Today’s Livemint editorial talks about how Indian cities need better leadership and how its current political structure hinders good administration:
India does not have the political structures required to run its growing cities with large budgets. One of the key problems is the lack of quality political leadership at the third level of government (the problem is perhaps even more acute in the village panchayats). The two are linked: talented politicians are unlikely to be attracted to a job that has little power while handing over more power to city governments will backfire unless the quality of urban leadership improves. Much of the debates on devolution seem to bypass this key obstacle. Indian cities need the quality of political leadership that was available many decades ago, when people of the calibre of Nehru, Patel, Bose, Rajagopalachari and Prasad led city governments.
Several countries in the world have empowered mayors. New York mayors such as Rudy Giuliani or Michael Bloomberg can be effective because they have power; Boris Johnson has far more freedom to manage London than his Indian counterparts; the campaign to bring the Olympics to Rio de Janeiro has been led by mayor Eduardo Paes; even many Chinese cities have been hothouses for political talent that later went national. In India, state governments that have traditionally been run by rural elites have not been keen to hand power to city governments that are usually treated as cash cows to fund patronage networks in the hinterland. The way Karnataka politicians have treated Bangalore or Maharashtra politicians have treated Mumbai are two obvious examples.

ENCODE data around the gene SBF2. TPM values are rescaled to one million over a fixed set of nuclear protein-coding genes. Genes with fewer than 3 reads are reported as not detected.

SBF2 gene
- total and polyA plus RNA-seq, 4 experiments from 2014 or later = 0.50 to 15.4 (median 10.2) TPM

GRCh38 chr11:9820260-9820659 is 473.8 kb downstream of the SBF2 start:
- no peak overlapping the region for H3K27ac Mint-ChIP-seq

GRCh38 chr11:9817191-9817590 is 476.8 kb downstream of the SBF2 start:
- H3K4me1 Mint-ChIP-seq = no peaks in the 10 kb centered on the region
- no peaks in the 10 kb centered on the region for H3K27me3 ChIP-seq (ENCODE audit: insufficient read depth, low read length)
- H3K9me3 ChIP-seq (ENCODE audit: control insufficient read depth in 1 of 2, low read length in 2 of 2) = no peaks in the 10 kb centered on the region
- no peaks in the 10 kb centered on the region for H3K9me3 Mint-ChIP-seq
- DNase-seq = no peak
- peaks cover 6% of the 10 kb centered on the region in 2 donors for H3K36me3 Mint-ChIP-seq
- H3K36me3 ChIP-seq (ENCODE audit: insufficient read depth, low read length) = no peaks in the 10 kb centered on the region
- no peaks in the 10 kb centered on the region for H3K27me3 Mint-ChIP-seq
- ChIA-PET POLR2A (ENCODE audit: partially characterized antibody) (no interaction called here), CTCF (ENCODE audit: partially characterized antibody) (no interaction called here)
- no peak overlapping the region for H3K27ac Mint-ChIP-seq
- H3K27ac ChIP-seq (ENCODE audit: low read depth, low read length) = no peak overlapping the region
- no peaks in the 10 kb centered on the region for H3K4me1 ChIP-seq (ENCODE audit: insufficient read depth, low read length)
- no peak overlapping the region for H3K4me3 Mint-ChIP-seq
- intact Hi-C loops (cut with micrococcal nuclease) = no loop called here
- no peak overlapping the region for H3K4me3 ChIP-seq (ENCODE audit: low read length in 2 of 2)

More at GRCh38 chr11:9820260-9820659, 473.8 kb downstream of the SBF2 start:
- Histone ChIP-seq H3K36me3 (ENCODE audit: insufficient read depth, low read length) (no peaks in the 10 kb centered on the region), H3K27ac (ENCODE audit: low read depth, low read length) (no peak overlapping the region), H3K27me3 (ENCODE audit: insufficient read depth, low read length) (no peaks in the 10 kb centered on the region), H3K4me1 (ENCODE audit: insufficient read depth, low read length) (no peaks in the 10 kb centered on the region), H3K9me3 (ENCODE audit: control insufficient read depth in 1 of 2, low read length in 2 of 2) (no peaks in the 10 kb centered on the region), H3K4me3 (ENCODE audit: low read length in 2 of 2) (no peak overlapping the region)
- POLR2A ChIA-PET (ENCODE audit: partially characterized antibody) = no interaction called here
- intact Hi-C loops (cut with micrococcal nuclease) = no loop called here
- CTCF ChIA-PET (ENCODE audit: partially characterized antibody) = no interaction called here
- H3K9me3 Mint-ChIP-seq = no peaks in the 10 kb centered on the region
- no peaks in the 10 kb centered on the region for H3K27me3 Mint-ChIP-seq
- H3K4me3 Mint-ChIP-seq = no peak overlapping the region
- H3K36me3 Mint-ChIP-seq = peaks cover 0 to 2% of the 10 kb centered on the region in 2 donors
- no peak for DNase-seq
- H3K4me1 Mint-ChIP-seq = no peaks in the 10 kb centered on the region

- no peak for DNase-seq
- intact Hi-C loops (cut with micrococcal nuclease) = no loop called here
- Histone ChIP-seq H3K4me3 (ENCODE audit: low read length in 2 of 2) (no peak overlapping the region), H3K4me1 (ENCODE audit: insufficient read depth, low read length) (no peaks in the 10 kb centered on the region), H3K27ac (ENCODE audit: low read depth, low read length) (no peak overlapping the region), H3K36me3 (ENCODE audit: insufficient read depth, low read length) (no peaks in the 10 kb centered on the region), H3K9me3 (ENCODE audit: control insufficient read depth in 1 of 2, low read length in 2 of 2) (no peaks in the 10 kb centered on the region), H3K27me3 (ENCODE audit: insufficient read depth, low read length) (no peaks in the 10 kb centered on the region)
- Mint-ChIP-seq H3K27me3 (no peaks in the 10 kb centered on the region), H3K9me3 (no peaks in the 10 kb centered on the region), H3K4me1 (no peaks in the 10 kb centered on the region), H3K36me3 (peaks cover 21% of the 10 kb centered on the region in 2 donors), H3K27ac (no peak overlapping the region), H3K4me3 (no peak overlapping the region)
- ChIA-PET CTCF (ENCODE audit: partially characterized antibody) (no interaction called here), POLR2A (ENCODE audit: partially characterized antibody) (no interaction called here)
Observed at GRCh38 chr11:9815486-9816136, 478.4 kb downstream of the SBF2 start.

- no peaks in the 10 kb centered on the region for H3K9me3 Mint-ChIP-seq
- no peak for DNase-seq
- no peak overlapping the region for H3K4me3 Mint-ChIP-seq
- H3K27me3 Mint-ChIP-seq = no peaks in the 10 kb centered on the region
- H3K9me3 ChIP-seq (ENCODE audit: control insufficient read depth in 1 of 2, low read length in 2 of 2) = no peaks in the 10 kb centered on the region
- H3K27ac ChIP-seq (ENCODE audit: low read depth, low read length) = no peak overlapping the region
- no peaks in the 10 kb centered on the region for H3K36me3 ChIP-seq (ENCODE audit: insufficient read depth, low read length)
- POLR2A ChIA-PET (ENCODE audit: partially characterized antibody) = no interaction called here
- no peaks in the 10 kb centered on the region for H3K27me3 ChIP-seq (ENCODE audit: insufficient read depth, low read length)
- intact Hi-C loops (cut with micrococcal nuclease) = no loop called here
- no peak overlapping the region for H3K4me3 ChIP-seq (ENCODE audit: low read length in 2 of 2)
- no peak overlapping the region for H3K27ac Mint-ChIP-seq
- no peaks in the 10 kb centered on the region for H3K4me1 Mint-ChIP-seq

Full Article: Indian cities need better leadership, February 14, 2014.